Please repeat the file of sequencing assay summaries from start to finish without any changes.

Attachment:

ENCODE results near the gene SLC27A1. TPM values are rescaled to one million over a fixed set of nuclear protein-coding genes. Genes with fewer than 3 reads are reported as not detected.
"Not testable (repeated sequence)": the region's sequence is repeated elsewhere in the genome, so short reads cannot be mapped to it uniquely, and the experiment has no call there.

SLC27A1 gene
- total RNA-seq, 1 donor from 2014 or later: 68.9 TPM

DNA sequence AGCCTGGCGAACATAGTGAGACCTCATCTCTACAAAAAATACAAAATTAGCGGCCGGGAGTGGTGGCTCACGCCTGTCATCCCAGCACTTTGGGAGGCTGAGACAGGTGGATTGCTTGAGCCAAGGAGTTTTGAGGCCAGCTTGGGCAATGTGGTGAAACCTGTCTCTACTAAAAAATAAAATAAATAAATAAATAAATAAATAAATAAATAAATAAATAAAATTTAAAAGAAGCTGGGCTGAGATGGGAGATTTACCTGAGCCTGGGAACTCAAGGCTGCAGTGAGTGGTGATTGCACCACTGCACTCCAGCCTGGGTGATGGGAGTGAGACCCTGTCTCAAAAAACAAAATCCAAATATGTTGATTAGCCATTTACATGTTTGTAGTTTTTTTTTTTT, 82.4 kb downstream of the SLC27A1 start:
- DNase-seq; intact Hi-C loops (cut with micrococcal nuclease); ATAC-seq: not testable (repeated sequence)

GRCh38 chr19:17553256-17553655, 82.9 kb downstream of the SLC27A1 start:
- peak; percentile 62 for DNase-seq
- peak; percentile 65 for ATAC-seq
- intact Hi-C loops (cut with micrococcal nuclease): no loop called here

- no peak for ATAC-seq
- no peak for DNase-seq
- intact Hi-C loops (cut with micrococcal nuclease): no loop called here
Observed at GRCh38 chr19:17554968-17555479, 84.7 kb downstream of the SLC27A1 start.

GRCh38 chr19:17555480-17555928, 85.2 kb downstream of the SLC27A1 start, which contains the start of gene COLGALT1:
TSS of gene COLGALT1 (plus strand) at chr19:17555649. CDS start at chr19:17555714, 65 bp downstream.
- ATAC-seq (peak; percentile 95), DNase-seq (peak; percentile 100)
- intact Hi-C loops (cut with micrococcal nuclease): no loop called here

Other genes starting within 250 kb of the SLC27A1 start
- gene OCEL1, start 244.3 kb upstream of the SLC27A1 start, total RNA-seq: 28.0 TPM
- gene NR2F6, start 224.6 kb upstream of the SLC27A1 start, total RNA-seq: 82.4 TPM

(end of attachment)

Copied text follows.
ENCODE results near the gene SLC27A1. TPM values are rescaled to one million over a fixed set of nuclear protein-coding genes. Genes with fewer than 3 reads are reported as not detected.
"Not testable (repeated sequence)": the region's sequence is repeated elsewhere in the genome, so short reads cannot be mapped to it uniquely, and the experiment has no call there.

SLC27A1 gene
- total RNA-seq, 1 donor from 2014 or later: 68.9 TPM

DNA sequence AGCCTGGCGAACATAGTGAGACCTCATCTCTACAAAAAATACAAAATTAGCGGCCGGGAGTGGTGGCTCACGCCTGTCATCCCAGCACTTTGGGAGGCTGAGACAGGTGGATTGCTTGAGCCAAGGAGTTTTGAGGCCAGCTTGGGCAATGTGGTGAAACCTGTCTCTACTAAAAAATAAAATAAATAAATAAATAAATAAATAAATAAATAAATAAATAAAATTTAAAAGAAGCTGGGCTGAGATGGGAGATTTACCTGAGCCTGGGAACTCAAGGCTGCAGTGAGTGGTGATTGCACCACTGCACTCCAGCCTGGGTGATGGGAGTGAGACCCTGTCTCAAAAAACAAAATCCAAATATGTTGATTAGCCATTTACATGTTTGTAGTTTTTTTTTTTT, 82.4 kb downstream of the SLC27A1 start:
- DNase-seq; intact Hi-C loops (cut with micrococcal nuclease); ATAC-seq: not testable (repeated sequence)

GRCh38 chr19:17553256-17553655, 82.9 kb downstream of the SLC27A1 start:
- peak; percentile 62 for DNase-seq
- peak; percentile 65 for ATAC-seq
- intact Hi-C loops (cut with micrococcal nuclease): no loop called here

- no peak for ATAC-seq
- no peak for DNase-seq
- intact Hi-C loops (cut with micrococcal nuclease): no loop called here
Observed at GRCh38 chr19:17554968-17555479, 84.7 kb downstream of the SLC27A1 start.

GRCh38 chr19:17555480-17555928, 85.2 kb downstream of the SLC27A1 start, which contains the start of gene COLGALT1:
TSS of gene COLGALT1 (plus strand) at chr19:17555649. CDS start at chr19:17555714, 65 bp downstream.
- ATAC-seq (peak; percentile 95), DNase-seq (peak; percentile 100)
- intact Hi-C loops (cut with micrococcal nuclease): no loop called here

Other genes starting within 250 kb of the SLC27A1 start
- gene OCEL1, start 244.3 kb upstream of the SLC27A1 start, total RNA-seq: 28.0 TPM
- gene NR2F6, start 224.6 kb upstream of the SLC27A1 start, total RNA-seq: 82.4 TPM